Indignation

Indignation

At the age of seventy-six Philip Roth remains as prolific as ever – perhaps even more so, as if time is running out on him to write all the books he has left within him. Indignation was his novel of last year, like Everyman before it, is a book of modest length – a mere 233 pages of generously sized type. I read it just as his latest novel (The Humbling) was published.

I often think of Roth being something of a latter-day Balzac – he deals with the big things in contemporary society, through the eyes of an individual, and his novels together paint an imporessively com=prehensive view of contemporary society and its fears and obsessions. Also like Balzac, I usually find that you need to perservere with the first fifty pages or so before the story really takes off. The perserverance is always well-rewarded in the end, of course.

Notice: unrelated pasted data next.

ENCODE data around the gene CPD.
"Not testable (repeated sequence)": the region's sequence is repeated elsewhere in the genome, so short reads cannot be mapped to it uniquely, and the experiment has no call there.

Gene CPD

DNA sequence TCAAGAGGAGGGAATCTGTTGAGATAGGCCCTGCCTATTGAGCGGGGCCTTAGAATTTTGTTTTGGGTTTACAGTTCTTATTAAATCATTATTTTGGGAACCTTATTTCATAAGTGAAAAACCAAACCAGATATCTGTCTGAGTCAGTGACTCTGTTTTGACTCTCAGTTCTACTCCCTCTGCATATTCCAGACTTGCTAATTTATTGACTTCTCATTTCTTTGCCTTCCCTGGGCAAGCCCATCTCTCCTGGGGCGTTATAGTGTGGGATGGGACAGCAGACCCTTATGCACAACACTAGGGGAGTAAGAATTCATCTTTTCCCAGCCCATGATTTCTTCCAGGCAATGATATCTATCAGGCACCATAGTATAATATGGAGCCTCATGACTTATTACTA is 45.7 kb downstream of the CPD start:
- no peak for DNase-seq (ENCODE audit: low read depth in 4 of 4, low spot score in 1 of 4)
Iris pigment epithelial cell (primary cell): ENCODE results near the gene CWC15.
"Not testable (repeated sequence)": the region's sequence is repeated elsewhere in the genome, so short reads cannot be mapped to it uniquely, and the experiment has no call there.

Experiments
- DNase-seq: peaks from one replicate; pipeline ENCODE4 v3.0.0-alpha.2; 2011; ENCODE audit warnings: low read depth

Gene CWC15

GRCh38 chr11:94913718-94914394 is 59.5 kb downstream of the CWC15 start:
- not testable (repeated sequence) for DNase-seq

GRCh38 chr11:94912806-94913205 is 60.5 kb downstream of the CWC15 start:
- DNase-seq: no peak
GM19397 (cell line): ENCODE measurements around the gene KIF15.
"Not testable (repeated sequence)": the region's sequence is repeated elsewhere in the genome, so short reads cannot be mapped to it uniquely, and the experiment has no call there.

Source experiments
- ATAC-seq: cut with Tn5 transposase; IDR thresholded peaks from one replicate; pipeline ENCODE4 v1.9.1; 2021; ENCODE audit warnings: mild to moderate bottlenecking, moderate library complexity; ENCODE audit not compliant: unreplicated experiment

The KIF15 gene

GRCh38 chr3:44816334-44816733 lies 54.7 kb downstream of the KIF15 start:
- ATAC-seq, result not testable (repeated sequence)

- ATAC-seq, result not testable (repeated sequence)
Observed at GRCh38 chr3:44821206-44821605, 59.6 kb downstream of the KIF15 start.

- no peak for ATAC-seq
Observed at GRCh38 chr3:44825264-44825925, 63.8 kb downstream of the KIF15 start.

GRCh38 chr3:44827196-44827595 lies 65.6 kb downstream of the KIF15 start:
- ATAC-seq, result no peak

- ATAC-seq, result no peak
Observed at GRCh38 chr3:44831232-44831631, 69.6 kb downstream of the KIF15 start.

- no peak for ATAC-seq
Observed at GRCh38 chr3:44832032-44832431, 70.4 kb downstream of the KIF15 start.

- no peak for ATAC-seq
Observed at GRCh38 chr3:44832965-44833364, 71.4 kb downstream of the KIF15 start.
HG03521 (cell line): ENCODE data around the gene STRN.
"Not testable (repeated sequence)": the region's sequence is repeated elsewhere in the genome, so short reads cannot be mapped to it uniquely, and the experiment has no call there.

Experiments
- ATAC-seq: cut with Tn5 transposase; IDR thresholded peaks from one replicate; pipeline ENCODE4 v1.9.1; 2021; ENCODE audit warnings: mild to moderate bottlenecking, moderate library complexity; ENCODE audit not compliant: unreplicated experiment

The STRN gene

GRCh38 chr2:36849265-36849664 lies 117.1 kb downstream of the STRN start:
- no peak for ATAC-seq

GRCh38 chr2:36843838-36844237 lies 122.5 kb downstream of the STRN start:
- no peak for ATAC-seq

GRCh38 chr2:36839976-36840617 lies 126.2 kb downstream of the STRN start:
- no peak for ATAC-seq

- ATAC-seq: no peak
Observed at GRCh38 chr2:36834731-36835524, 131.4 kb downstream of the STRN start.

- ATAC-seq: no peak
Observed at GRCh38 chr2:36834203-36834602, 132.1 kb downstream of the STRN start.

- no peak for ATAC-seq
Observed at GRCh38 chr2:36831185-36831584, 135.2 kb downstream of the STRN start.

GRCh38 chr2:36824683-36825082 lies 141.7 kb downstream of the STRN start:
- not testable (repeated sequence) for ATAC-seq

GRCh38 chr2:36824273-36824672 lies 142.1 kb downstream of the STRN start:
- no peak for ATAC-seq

Indignation, on the other hand, is quite the opposite. It gets stuck in from the very start, telling the extraordinary (yet mundane) tale of Marcus Messner, lying fatally wounded in a field hospital in Vietnam, as his life flashes before him. Messner is an intelligent , cultured and articulate young man with a glittering future ahead of him, but it is his very intelligence that lead him to make a series of seemingly minor, but ultimately disastrous decisions that lead inexorably to an early death. It is his indignation (the indignation of youth mixed with the pride, arrogance and self-righteousness of gifted youth) that is his downfall. His inability to see the wider picture, to see beyond the immediate is not an unusual youthful folly, but Messner, in his attempts to take control of his own destiny, merely succeeds in surrendering it to the wider forces of society and history. As with many of Roth’s works Indignation explores how the personal and everyday relates to the wider, monumental  force of history, and how one impacts on the other.

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